Where exactly all the fields are divided is up each different project. The carpenter cart will often have easier defined tasks than the rest, and might therefore be smart to divide into different carts and different fields. It is also here important to get the right information from all the different production teams or fields, in order to suggest an order for the fields.
Duration for the fields
A good takt-time plan is known for short, realistic activities . At the same time, it will be so efficient that there will not be room for unforeseen events. An uncertainty analysis should be taken before every single zone, so the takt-time won’t be delayed. It is essential that the takt-time is upheld when it is decided, which that a good plan and a good planner is crucial for TTP .
The superior timetable with short-term goals will be set by the management and leaders for the project. This is done with collecting information from the different fields with their wishes and suggestions for the takt-time, together with field order and zoning.
The critical line represents the activity that takes the most time and is defined for other activities and the end date of the project. Delays on the critical line may lead to delays on the delivery date.
Backwards planning is a method that uses Last Planner as a base. The method is a tool which involves every worker on a construction site and will give a sense of ownership and the timetable. When a worker is taking part in the making of a timetable it will be harder for them not to comply with the plan. The Method can strengthen the team-feeling for the workers, make them think more as a team and be less selfish.
Before the planning can even begin the building must be divided in reasonable big zones and the cart order must be decided. All parts of the team, like entrepreneurs, fields and workers doing the job on the site should take part in the planning meeting. If a field is excluded there will be a bigger risk of the timetable not being upheld. It is also important that all parts understand the principles and the plan that’s made.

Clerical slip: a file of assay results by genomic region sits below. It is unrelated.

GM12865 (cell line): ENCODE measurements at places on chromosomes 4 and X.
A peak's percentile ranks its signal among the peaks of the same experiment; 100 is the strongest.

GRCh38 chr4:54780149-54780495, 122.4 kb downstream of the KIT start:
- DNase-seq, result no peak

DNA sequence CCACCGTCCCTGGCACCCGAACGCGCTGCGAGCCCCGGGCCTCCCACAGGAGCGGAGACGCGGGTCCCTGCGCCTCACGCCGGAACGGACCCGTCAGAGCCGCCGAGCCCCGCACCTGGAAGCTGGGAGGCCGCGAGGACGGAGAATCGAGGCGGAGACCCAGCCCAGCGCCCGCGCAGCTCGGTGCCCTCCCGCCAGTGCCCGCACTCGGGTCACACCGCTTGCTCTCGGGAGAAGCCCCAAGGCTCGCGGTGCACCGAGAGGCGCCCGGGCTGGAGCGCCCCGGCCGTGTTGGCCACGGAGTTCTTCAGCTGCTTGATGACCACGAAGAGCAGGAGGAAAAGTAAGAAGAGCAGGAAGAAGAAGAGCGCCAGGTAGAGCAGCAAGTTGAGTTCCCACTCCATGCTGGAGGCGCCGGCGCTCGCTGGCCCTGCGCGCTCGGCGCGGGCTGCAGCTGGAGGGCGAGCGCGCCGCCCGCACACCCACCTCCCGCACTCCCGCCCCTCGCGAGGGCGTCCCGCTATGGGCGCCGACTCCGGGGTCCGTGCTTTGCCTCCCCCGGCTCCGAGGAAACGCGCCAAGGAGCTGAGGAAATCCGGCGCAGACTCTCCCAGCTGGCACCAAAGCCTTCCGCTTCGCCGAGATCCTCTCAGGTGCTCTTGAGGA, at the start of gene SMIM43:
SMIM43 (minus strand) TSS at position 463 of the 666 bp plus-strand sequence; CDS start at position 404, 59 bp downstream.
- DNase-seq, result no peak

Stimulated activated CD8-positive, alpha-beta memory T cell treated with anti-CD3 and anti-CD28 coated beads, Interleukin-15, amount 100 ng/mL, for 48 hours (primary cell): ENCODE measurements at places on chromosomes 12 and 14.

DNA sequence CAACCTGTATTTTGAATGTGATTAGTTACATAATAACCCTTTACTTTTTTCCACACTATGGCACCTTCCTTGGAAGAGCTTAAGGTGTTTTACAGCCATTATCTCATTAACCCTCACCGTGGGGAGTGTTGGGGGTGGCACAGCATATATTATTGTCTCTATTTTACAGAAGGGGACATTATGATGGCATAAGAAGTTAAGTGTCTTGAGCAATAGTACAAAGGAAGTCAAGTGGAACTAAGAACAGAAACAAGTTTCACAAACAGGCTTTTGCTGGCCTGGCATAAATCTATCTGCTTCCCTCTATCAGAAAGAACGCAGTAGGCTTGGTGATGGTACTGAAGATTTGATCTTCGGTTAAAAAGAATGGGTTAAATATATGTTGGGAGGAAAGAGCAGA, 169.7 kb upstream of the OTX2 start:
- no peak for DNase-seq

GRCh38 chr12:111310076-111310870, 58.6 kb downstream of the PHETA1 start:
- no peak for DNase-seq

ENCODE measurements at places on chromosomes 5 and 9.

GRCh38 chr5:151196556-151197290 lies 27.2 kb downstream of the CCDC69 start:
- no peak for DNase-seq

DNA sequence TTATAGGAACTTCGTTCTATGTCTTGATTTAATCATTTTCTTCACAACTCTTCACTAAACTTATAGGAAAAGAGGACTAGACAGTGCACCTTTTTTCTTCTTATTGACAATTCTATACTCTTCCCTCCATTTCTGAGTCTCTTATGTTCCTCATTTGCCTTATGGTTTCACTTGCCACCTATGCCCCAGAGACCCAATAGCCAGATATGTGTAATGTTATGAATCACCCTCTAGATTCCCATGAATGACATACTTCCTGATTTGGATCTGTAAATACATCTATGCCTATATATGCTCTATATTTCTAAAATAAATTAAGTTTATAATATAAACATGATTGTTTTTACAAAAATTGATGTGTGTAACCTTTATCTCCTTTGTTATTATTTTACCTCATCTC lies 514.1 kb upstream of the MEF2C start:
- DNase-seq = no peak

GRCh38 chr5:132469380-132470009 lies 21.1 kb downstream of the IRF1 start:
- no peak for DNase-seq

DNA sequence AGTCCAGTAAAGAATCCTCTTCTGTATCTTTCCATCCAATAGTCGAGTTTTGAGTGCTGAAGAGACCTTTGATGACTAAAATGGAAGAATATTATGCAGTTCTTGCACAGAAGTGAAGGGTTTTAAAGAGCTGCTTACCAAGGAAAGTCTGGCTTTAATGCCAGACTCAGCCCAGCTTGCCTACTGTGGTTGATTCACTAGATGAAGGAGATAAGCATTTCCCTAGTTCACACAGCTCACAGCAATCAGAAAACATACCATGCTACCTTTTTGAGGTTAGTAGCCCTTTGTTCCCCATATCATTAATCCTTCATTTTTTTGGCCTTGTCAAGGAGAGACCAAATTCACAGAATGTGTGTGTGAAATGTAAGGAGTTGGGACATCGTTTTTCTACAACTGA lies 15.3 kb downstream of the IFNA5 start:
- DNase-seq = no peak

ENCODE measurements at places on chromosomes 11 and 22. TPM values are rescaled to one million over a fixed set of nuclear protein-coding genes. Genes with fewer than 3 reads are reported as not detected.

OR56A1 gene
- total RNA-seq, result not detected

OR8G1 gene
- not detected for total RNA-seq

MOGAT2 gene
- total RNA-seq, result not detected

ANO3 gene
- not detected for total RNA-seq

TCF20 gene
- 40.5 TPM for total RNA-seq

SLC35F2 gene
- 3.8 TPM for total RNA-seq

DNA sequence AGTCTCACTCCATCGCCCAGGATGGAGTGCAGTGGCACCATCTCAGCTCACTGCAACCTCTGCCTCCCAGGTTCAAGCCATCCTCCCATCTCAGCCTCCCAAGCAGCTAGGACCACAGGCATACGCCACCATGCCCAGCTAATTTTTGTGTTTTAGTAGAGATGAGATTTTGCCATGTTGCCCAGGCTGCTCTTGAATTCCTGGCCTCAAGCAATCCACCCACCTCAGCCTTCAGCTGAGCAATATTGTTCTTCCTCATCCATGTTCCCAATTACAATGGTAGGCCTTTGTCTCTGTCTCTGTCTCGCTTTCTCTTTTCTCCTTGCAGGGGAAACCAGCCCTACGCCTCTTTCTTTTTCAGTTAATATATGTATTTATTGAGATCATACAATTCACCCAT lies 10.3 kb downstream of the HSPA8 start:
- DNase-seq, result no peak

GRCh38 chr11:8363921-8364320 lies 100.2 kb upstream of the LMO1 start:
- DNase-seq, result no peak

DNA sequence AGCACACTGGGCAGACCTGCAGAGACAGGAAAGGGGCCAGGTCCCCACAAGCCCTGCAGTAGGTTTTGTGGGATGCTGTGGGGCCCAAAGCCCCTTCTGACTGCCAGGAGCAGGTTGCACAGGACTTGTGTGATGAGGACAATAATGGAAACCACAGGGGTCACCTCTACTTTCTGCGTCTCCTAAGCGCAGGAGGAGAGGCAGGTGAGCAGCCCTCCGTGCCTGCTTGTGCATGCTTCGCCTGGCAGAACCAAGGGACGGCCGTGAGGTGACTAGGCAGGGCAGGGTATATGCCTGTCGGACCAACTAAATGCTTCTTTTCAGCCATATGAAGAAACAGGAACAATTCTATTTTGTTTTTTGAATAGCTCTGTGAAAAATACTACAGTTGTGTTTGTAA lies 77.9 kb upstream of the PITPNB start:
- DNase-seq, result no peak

To get a good flow in the work zones and between the zone changes, different buffers and tools are used. When talking about buffers in construction it is usually four different types :
• Time buffers.
• Capacity buffers.
• Inventory buffers.
• Financial buffers.Out of these the time buffer is the most commonly talked about, which is about putting in extra time between the activities. Capacity buffer is about giving one team less work than what they theoretically .
To put in a lot of buffers for a project could be costly, but it will be more challenging to finish a project without them. It is therefore as important with good routines for planning and evaluation to minimize the use of buffers .
Finishing production plan
For the production plan can be accepted by all parts there is one thing that must be decided. The order of the production “train”. In other words, where is the first activity after solid construction going to start up? It is different from project to project, but the rule of thumb is to start at the top and work down to the bottom .